Directed by Leo Scherman. Starring Rossif Sutherland, Robert Stadlober, Charlie Carrick, Luke Humphrey, Ted Atherton. Horror/Action, Canada, 87 mins, Cert 18.


The movie is called DEATH TRENCH, the poster shows zombie-esque soldiers in World War I uniforms - we know what we're in for here, right? There have already been countless WWII-set Nazi zombie movies polluting the direct-to-video release schedules for years now and, one or two exceptional titles aside, they all follow pretty much the same template and live or die on how convincing the more-often-than-not cheap CGI effects are.


However, despite the poster and the preconceptions it brings, DEATH TRENCH (a.k.a. TRENCH 11) takes a slightly different approach and not just with which conflict it is set in, because the movie would have been very easy to set against the backdrop of WWII and stories of Nazi experiments. But DEATH TRENCH isn't a zombie movie, instead being a tense and claustrophobic horror tale about infected soldiers trapped in an underground maze of tunnels that should have been destroyed by the German soldiers who operated there after something went wrong but somehow the dynamite didn't go off. Before the Germans can go back in to reset the explosives and unaware of what is in there, a small band of allied soldiers - led by the strict Major Jennings (Ted Atherton - MAX PAYNE) and guided by expert tunneller Lieutenant Berton (Rossif Sutherland - RIVER) - break into the compound  hoping to try and find something to aid the war effort but instead they become targets for the infected and mutated soldiers roaming the underground tunnels, which would be bad enough but a squad of German soldiers - led by the psychotic Herr Reiner (Robert Stadlober - ENEMY AT THE GATES) - are on their way in the finish what they started.


So it's a slight variant on what we have come to expect but it is enough to make DEATH TRENCH a little more interesting and engaging than yet another OUTPOST or DEAD SNOW sequel. Making the setting WWI, and therefore eschewing the Nazi angle, gave the writers the scope to add a little more depth to the German soldiers - well, only one if truth be told - and the focus is less on the mutants lurking in the shadows and more on the characters trying to do their jobs, so much so that you never really get to the bottom of what the mutants are infected with, only that once the host is dead the virus is still active, which we see with some creepy worm-like effects that evoke Rob Bottin’s squirmy gags from THE THING.


Restricted by its budget, DEATH TRENCH feels a little undercooked when it comes to getting the most out of its ideas but the fact that those ideas are bodes well for director/co-writer Leo Scherman in future projects. The mainly practical special effects are relatively sparse for a film that is structured and framed as a zombie movie but when they are used they look fantastic, with huge machine guns and loaded blood squibs scratching the itch for action and violence while the slithering wormy creatures and an expertly executed autopsy scene provide the gore, but there is also a feeling of creeping dread that permeates the scenes in between the action set pieces, highlighted by an intense confrontation scene between twisted scientist Herr Reiner and British medic Dr. Priest (Charlie Carrick - ANGELIQUE'S ISLE).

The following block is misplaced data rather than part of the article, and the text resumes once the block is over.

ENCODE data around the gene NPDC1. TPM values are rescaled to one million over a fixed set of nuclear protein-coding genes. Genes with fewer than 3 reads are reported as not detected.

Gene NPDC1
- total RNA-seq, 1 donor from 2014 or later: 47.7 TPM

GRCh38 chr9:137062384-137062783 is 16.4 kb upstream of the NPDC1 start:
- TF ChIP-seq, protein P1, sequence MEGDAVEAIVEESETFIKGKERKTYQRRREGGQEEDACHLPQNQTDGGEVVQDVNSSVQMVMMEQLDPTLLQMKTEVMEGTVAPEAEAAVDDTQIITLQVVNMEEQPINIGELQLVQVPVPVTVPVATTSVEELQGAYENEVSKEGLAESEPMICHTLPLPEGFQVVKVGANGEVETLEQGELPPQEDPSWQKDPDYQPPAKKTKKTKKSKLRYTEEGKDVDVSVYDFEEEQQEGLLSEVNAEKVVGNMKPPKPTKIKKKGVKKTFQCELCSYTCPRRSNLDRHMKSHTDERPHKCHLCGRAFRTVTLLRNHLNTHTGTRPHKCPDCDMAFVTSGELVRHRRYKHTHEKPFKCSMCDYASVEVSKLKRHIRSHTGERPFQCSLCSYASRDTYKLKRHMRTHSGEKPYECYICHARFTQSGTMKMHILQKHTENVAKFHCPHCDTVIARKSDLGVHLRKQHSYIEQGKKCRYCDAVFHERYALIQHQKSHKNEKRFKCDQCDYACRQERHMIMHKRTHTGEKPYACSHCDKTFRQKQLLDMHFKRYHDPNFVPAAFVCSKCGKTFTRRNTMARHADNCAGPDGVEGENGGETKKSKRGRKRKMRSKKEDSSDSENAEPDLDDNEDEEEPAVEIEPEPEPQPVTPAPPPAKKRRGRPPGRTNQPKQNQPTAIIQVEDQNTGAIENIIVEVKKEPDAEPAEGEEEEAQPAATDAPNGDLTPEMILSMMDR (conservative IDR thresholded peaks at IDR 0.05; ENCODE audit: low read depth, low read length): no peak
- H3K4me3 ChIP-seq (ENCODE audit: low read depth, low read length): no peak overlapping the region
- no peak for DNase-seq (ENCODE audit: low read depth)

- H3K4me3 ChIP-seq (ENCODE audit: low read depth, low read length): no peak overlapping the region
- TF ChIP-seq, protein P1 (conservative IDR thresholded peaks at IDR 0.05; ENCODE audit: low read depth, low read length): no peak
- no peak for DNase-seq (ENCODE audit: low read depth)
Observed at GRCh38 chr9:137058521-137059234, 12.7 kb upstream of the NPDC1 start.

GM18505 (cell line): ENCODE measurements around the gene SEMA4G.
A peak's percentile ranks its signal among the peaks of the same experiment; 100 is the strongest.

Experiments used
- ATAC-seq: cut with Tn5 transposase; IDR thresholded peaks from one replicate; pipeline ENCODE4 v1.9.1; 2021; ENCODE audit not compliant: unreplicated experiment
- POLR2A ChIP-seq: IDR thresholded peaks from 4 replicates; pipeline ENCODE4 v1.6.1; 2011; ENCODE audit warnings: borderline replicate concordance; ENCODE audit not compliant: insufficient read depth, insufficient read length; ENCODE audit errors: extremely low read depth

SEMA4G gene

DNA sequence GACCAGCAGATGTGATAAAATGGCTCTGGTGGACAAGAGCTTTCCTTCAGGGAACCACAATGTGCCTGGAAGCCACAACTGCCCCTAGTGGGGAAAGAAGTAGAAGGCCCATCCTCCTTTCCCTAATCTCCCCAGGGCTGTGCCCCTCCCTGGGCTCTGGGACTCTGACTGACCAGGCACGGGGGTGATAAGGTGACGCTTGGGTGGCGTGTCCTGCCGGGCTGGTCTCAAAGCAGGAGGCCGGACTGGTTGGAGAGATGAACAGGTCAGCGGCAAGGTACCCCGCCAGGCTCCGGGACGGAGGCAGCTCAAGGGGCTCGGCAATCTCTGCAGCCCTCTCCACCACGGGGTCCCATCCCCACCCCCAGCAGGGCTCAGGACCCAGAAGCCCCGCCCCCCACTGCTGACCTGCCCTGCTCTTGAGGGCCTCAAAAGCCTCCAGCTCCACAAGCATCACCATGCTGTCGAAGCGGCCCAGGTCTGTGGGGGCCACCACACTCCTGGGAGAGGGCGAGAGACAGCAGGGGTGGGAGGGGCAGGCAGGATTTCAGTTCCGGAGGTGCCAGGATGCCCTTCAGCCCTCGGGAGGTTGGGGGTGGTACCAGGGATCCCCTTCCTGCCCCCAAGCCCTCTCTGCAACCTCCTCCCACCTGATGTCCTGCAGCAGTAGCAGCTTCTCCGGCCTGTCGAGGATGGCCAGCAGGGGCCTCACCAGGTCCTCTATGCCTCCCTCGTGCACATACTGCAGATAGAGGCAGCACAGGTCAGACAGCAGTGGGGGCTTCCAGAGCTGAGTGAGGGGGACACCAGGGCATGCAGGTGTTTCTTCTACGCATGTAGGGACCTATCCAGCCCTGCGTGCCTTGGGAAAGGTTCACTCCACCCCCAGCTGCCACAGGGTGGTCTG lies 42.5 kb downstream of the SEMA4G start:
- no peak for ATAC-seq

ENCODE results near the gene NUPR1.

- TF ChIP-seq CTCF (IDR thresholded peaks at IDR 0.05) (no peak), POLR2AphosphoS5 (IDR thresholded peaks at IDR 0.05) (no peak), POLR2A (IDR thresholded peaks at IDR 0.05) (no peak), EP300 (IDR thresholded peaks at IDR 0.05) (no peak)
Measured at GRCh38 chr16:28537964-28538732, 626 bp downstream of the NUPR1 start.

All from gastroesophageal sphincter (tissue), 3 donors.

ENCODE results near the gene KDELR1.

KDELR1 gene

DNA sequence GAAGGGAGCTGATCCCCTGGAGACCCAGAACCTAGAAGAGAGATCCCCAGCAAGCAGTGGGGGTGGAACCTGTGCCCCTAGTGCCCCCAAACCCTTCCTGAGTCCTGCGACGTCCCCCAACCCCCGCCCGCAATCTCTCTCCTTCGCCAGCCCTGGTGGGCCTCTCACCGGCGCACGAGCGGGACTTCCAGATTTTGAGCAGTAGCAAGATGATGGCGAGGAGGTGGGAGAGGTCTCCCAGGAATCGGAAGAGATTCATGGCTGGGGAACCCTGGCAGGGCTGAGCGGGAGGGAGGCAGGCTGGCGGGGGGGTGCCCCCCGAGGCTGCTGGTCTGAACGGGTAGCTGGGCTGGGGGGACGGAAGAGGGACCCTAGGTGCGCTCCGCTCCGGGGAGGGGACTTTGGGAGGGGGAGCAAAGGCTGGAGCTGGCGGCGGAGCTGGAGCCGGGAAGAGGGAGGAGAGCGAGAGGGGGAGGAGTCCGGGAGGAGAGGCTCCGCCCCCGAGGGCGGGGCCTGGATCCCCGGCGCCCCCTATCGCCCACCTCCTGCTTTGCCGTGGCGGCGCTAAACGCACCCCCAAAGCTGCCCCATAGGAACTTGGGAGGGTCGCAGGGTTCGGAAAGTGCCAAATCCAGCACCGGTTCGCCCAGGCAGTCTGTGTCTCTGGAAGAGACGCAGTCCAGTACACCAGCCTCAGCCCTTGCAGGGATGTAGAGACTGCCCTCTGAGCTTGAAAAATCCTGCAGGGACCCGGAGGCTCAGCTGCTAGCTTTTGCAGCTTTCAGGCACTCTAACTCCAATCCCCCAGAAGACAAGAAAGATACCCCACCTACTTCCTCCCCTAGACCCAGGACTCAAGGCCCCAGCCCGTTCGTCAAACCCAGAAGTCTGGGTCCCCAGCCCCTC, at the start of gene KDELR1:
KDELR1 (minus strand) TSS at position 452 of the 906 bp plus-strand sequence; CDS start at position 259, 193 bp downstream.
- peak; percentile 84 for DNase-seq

Surprisingly engaging for such a short and clearly limited production, DEATH TRENCH is likely to slip under the radar of many by being overshadowed by the bigger budget visual thrills of OVERLORD but there is actually more going on in the script of this movie thanks to the tight direction and solid performances from all the actors. Despite the excellent effects the limitations of the budget can be seen in the scenery, which is basically the same wood-framed tunnels shot from different angles, and the make-up jobs on the mutants are never kept in shot for very long for obvious reasons, but what you come away from the movie with is the feeling that, if given a decent budget to work with, Leo Scherman would be more than capable of putting together a movie with as much visual flair as it has ambition. DEATH TRENCH may not be the most original horror movie released this year and it may not make any Top Ten lists come December but it is certainly more than what you think it is going to be, and if nothing else it shows a lot of promise for its creators.


Chris Ward







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 © 2000 - 2018